Man or machine?
While heavy equipment producers have manufactured machines to harvest grapes since the early 1960s, growers purchase mechanical harvesters when it costs more to pick a vineyard by hand than by machine. But it’s a complicated decision that requires them to consider more than wages alone: Yield, cost per ton to harvest and process the grapes, and quality of the fruit figure into the equation.

“At first we picked Pinot Noir, Chardonnay, Pinot Gris, Merlot and then Syrah,” Clifton says. “One week after the rain, Botrytis (infected Doctor’s vineyard). The machines allowed us to finish the harvest quickly.”

Three multi-purpose tractors harvested 111 tons of grapes from 33.5 acres, yielding 3.323 tons per acre. Factoring a loss for MOG, the field crew hand-picked 24 tons of fruit from 6.5 acres, yielding 3.326 tons per acre. The seven-man mechanical-harvesting crew picked 4.5 times as much fruit as 77 field workers. At current labor and interest rates, a vineyard manager from a medium-size operation looking to replace hand harvesting and sorting with a state-of-the-art mechanical harvester could recoup the cost of the machine in five years or less.

In addition to a timely harvest, winemakers from California’s Santa Barbara County to Washington state’s Columbia Valley are evaluating whether mechanical harvesters can improve the efficiency of their wineries and maintain quality of the fruit.

Jason Smith, owner and general manager of Paraiso Vineyards, farms 300 acres of Pinot Noir in central California. As part of a field experiment, he harvested 15 tons of fruit with a Pellenc multi-purpose tractor.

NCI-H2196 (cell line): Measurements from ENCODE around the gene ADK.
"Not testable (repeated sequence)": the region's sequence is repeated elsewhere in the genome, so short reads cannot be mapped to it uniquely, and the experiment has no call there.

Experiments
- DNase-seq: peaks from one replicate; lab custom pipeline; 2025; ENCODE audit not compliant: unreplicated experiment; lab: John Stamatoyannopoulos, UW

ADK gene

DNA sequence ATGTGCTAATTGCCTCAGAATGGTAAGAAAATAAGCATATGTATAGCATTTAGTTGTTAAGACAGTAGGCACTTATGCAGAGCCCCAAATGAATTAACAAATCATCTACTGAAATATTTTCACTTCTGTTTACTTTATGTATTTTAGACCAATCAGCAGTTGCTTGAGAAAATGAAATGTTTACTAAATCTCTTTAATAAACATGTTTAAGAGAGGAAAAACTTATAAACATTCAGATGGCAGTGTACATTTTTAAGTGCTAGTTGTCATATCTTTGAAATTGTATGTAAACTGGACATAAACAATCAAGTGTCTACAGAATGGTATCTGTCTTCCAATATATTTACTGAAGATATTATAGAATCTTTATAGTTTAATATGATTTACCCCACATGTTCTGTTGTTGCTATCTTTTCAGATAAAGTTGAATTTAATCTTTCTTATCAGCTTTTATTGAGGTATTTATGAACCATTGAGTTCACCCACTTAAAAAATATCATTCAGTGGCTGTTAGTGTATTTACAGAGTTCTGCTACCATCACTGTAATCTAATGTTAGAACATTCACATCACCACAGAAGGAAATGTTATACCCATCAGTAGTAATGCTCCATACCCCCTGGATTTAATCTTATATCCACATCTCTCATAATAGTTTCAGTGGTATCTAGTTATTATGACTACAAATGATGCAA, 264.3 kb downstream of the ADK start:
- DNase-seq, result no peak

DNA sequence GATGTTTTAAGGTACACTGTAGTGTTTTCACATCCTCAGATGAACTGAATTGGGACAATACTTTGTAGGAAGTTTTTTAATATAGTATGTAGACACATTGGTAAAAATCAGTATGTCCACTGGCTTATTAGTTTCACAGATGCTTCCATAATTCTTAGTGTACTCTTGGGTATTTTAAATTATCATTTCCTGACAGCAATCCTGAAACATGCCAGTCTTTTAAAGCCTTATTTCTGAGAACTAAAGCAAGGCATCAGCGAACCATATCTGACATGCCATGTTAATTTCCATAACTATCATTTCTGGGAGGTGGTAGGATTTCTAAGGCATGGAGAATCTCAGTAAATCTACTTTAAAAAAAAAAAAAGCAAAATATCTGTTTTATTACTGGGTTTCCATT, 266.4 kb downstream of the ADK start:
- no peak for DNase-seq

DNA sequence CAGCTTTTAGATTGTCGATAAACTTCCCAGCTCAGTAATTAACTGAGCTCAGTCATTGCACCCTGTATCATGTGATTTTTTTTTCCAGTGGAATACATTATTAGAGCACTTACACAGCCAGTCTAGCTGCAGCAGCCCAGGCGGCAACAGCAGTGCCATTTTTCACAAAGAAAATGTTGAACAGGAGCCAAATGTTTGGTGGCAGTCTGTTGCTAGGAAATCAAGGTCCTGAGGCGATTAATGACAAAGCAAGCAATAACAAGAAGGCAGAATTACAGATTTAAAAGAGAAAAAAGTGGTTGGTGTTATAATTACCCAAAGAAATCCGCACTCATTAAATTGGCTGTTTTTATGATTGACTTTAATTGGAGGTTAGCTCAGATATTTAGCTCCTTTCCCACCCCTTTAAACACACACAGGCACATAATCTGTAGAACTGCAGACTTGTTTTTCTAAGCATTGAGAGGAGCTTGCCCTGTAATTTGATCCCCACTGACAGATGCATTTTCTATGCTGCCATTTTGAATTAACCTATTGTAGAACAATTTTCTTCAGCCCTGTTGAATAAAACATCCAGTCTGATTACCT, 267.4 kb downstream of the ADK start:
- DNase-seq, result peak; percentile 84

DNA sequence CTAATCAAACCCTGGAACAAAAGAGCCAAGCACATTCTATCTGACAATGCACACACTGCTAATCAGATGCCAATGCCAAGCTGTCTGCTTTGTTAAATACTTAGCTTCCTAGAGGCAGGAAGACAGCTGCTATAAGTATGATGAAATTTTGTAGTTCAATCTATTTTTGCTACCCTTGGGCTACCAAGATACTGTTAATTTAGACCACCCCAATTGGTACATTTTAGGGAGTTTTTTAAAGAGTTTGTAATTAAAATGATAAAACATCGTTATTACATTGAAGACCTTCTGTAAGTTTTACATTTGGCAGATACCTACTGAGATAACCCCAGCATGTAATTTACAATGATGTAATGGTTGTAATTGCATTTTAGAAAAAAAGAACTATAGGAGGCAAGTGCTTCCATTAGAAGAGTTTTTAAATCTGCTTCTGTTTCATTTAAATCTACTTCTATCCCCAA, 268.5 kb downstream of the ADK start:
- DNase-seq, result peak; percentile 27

“Before we tried the mechanical harvester,” Smith says, “I thought machine harvesting was not an option. The Pinot Noir grape is too delicate.”

A mechanical harvester with its on-board sorting table dropped the Pinot Noir grapes into a 2.5-ton hopper before a driver transferred them into a 6-ton gondola for the trip from the vineyard to the winery.

The berries arrived looking like black pearls, according to winemaker Dave Fleming.

“The fruit is much cleaner. You can keep the pump running. The tanks fill uniformly. And, if the fruit is solid, you can drop the amount of SO2 you add at the crusher-destemmer and start fermenting the next day,” he says.

With Pinot Noir vines bearing 50 clusters per vine and weighing at most a quarter-pound per bunch, the mechanical harvester is more efficient than the field crew. According to Smith, the cost per ton to harvest Pinot Noir grapes by machine is one-third of the price to pick them by hand.

With 95% of Pinnacles Vineyard harvested by machine, Scott Kelley, director of winemaking at Estancia, and Jason Melvin, vineyard manager for Estancia’s operations in Monterey County, have discovered ways to make the Soledad, Calif., winery more efficient.

Melvin compares the amount of debris in fruit picked with various machine harvesters. “The stems, petioles, leaves and canes amounted to approximately 2% for a side-conveying harvester and close to nothing for the Pellenc,” he says.

“The fruit arrives at the winery clean enough to bypass the destemmer, avoiding extra handling and processing time,” Kelley adds. “We are able to dump the half-ton bins of fruit directly into our open-top fermentors.”

For the 2009 vintage, Steve Rogstad, winemaker at Cuvaison Estate Wines, machine harvested and handpicked alternate rows of grapes from a 5.5-acre block of estate grown Chardonnay.

“I was impressed with the quality of the pick,” he says.

Lab results confirm that the Brix, pH and TA were identical at harvest, with the acid slightly higher in the machine-harvested fruit.